An-124/225 appears to place the Hstab higher than, or at least level with, the wing by curving the rear fuselage upwards and reducing taper on the north end of the fuselage y axis. That's not a free adjustment. It's still paying an Hstab price for the high wing, just not in the currency of T-tail.


It's not a price for location in lieu of a t-tail, it's getting the fuselage mounted tail (and rear fuselage) up and out of the way for clearance of the rear door. In a way, it's avoiding the t-tail and paying the least price possible by mounting the tail as low as they can.
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aerolimani
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Re: Why no commercial jets airlines build with wing on the top?

Sat Oct 13, 2018 1:25 am

keesje wrote:
Many disadvantages, but aerodynamical it's better.

One un-interupted, high aspect ratio lift surface.

Image

That's a nice image and all, but I fail to see how the top of the fuselage is acting as a lifting surface, given the absence of leading edge, trailing edge, and underside, all of which are required for an aerofoil to function. Unless the high wing is on struts, raised above the fuselage like an old biplane/triplane, then its lifting ability is still being interrupted by the fuselage.
 
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Re: Why no commercial jets airlines build with wing on the top?

Sat Oct 13, 2018 2:24 am

rutankrd wrote:
Suppose we ignore the following

. . . .
. . . .
BAADE 152 abject failure admittedly

None of the above are/were high wing then ?

The Baade 152 was a minimum change airliner based on the OKB-1 Alekseyev 150 bomber plane, which also failed to be produced and fly as more than prototype.

It had high wing so the wing main spar wouldn't interfere with the bomb bay.

Concept and time frame was identical to the Douglas A3D Skywarrior, which in many ways made Douglas able to respond fast on the Boeing 707 with the DC-8.

The OKB-1 Alekseyev 150 was also designed by Dr. Brunolf Baade, but that was before he was released as slave worker under slave master Semyon Alekseyev.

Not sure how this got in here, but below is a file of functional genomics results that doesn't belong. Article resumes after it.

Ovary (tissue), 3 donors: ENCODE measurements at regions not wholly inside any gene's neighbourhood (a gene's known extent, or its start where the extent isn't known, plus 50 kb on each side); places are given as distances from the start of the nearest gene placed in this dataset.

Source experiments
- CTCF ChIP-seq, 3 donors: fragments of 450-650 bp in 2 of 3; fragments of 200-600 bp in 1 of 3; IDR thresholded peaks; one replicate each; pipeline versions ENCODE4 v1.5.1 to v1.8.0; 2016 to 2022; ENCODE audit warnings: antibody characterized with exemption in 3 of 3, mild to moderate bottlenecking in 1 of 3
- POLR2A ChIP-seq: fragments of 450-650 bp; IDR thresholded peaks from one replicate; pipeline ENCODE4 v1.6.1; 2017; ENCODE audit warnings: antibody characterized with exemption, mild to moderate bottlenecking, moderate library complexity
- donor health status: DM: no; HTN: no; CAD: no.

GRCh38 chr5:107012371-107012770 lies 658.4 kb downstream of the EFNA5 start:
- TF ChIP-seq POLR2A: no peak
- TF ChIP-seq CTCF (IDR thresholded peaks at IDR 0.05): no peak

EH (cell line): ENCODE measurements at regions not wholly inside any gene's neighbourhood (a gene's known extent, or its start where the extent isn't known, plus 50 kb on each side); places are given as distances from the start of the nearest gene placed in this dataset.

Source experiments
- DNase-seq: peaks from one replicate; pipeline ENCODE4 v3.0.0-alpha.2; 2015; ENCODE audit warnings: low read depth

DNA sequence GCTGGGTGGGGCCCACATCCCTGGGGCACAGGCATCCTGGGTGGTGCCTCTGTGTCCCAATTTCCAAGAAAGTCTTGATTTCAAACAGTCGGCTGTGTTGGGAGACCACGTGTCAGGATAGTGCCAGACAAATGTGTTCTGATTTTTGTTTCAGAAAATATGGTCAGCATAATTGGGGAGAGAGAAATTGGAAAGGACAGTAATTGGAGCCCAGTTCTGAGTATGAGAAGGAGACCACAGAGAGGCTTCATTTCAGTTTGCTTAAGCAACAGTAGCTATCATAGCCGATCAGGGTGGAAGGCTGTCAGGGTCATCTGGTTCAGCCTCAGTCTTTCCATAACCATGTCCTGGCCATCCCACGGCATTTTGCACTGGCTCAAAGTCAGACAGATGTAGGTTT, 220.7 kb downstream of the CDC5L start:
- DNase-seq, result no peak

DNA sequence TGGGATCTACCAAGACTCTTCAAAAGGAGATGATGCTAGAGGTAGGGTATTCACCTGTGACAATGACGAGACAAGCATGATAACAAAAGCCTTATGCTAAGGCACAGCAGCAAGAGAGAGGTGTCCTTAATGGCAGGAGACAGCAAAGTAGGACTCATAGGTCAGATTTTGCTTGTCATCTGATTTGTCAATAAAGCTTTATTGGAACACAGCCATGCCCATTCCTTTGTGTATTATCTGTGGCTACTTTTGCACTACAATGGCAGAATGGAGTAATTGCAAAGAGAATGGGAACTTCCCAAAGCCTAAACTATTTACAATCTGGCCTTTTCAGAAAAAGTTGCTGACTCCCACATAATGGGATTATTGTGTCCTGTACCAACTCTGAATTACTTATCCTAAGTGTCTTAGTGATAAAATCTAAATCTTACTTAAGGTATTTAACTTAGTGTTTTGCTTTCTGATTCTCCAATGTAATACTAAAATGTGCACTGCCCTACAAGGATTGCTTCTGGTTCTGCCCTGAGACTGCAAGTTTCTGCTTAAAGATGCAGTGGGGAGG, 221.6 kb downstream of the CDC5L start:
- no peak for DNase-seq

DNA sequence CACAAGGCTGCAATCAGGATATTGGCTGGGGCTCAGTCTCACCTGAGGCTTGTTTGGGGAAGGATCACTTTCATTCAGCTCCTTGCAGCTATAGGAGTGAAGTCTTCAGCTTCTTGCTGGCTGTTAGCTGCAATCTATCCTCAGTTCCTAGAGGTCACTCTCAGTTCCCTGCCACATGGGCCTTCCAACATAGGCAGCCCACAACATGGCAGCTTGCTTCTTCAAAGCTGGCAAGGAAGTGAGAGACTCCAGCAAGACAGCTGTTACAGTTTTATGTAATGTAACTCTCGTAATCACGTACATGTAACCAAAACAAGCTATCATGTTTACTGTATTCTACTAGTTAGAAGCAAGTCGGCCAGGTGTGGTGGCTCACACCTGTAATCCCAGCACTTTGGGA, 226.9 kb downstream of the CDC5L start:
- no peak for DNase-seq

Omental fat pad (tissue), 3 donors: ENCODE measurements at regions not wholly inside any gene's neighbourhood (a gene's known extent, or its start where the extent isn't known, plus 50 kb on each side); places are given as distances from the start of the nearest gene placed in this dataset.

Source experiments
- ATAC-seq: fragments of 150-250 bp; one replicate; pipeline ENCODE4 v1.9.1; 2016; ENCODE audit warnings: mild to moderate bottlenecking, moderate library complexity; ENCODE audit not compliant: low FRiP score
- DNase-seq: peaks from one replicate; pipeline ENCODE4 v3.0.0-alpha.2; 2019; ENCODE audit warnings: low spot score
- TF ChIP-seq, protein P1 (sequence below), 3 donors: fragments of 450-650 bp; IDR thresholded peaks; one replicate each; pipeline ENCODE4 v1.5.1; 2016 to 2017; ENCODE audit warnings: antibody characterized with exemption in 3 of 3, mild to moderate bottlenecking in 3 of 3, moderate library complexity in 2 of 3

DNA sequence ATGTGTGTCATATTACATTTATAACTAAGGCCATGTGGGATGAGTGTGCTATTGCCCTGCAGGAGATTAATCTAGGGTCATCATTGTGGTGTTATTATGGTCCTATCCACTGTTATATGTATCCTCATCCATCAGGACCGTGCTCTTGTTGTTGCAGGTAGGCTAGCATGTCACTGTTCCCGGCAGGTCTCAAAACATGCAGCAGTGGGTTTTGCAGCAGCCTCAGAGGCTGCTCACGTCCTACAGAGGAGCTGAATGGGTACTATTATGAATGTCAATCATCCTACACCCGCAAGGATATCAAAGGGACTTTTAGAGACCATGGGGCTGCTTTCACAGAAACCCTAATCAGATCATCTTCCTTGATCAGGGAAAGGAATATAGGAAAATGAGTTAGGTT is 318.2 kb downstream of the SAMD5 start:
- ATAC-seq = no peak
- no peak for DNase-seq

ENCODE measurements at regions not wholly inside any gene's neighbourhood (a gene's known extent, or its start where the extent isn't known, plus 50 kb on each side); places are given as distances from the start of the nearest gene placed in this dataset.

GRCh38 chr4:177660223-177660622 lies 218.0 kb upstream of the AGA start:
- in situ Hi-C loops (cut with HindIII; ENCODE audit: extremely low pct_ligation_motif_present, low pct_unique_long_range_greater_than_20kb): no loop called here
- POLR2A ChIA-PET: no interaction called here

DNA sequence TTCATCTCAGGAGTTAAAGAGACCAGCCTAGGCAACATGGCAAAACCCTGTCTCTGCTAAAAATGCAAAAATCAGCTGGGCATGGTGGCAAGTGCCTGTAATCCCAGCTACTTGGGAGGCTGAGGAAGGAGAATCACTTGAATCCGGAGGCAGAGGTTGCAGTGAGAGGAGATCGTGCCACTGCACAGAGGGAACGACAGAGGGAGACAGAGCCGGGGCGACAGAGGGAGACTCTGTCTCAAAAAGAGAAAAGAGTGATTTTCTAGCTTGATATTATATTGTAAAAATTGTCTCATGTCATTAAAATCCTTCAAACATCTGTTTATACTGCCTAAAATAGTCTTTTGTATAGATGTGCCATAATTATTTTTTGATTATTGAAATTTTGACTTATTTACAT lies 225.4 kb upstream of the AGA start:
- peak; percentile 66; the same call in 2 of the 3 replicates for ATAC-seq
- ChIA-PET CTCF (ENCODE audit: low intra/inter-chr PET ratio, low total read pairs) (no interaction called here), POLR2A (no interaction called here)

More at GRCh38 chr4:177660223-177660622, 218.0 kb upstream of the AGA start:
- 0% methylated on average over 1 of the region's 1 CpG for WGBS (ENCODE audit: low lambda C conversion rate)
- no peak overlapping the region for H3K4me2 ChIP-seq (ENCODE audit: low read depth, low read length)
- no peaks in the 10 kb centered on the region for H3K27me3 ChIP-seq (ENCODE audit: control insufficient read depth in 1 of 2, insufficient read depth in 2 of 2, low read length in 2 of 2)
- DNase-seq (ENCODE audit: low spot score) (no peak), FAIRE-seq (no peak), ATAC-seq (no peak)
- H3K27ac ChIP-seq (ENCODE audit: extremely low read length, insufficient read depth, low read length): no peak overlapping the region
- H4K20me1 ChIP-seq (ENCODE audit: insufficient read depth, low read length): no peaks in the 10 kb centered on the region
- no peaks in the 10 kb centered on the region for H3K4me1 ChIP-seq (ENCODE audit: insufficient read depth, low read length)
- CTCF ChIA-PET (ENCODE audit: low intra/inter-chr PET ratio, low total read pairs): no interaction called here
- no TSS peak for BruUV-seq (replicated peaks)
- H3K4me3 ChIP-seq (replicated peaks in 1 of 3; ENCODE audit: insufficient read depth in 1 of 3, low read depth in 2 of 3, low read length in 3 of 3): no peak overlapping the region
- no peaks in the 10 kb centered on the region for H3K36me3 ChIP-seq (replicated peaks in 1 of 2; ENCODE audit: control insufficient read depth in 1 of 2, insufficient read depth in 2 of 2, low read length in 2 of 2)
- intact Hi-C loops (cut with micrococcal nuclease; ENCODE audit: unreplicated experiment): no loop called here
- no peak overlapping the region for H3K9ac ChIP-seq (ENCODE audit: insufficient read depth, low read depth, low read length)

Why not Baade 151? Since there was a straight line back to the Junkers factories, and its successful Ju 52, then 152 was a very fitting name.
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keesje
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Re: Why no commercial jets airlines build with wing on the top?

Sat Oct 13, 2018 3:31 pm

aerolimani wrote:
keesje wrote:
Many disadvantages, but aerodynamical it's better.

One un-interupted, high aspect ratio lift surface.

Image

That's a nice image and all, but I fail to see how the top of the fuselage is acting as a lifting surface, given the absence of leading edge, trailing edge, and underside, all of which are required for an aerofoil to function. Unless the high wing is on struts, raised above the fuselage like an old biplane/triplane, then its lifting ability is still being interrupted by the fuselage.


The body is also generating lift, specially under angles (of attack).

http://freeware.aerosoft.com/forum/scre ... 667e5e.jpg
"Never mistake motion for action." Ernest Hemingway
 
Lufthansa
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Re: Why no commercial jets airlines build with wing on the top?

Sat Oct 13, 2018 4:33 pm

I'd also argue there's limited market. Most don't need it. I can see places in the north of Canada that are remote for example needing to land on gravel runways and modern high bypass turbofans not able to run those routes. But thats a limited market. There's a reason why they're still flying and upgrading those old 737-200s with gravel kits. I'm not familiar with it but I'm thinking Antonov may have had the same thoughts before things turned bad with the ex soviet world for Ukraine.